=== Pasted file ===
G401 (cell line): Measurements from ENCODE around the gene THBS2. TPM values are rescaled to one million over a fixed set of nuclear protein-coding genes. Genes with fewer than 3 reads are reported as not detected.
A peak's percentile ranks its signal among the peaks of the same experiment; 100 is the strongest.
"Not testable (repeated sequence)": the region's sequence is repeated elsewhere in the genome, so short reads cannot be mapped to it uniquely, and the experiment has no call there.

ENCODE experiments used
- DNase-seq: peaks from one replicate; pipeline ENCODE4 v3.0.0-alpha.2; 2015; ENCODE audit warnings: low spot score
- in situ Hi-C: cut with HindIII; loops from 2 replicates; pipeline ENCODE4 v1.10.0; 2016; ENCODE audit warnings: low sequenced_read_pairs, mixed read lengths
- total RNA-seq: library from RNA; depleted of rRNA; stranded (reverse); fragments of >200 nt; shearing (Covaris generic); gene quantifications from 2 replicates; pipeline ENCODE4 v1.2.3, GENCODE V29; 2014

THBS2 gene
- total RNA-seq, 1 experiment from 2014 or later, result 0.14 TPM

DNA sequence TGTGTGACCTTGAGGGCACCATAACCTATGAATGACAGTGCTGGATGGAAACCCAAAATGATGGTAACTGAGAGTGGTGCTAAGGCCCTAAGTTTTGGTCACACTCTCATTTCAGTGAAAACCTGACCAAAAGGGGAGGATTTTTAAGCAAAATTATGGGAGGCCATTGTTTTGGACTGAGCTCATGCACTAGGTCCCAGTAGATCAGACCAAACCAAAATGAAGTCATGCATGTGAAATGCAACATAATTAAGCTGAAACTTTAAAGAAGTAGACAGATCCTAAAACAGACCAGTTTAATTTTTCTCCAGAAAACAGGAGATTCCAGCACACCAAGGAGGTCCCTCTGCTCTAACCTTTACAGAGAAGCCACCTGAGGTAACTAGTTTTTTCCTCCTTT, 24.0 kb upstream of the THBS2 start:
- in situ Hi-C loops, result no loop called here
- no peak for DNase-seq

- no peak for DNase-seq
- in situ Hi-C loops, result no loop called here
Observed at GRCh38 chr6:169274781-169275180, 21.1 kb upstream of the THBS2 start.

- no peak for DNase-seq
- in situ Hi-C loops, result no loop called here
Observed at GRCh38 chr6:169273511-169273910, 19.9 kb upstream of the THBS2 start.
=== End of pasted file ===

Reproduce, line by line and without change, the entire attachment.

G401 (cell line): Measurements from ENCODE around the gene THBS2. TPM values are rescaled to one million over a fixed set of nuclear protein-coding genes. Genes with fewer than 3 reads are reported as not detected.
A peak's percentile ranks its signal among the peaks of the same experiment; 100 is the strongest.
"Not testable (repeated sequence)": the region's sequence is repeated elsewhere in the genome, so short reads cannot be mapped to it uniquely, and the experiment has no call there.

ENCODE experiments used
- DNase-seq: peaks from one replicate; pipeline ENCODE4 v3.0.0-alpha.2; 2015; ENCODE audit warnings: low spot score
- in situ Hi-C: cut with HindIII; loops from 2 replicates; pipeline ENCODE4 v1.10.0; 2016; ENCODE audit warnings: low sequenced_read_pairs, mixed read lengths
- total RNA-seq: library from RNA; depleted of rRNA; stranded (reverse); fragments of >200 nt; shearing (Covaris generic); gene quantifications from 2 replicates; pipeline ENCODE4 v1.2.3, GENCODE V29; 2014

THBS2 gene
- total RNA-seq, 1 experiment from 2014 or later, result 0.14 TPM

DNA sequence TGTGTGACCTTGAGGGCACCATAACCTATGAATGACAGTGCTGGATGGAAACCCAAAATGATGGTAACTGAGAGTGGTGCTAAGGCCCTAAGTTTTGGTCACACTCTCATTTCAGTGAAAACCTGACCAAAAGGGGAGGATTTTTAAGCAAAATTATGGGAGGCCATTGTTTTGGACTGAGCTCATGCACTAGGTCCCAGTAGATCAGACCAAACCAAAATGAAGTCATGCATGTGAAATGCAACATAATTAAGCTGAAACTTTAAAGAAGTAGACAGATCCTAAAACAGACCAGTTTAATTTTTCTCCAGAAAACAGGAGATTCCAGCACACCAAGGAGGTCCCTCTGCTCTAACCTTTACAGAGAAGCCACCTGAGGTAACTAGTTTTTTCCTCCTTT, 24.0 kb upstream of the THBS2 start:
- in situ Hi-C loops, result no loop called here
- no peak for DNase-seq

- no peak for DNase-seq
- in situ Hi-C loops, result no loop called here
Observed at GRCh38 chr6:169274781-169275180, 21.1 kb upstream of the THBS2 start.

- no peak for DNase-seq
- in situ Hi-C loops, result no loop called here
Observed at GRCh38 chr6:169273511-169273910, 19.9 kb upstream of the THBS2 start.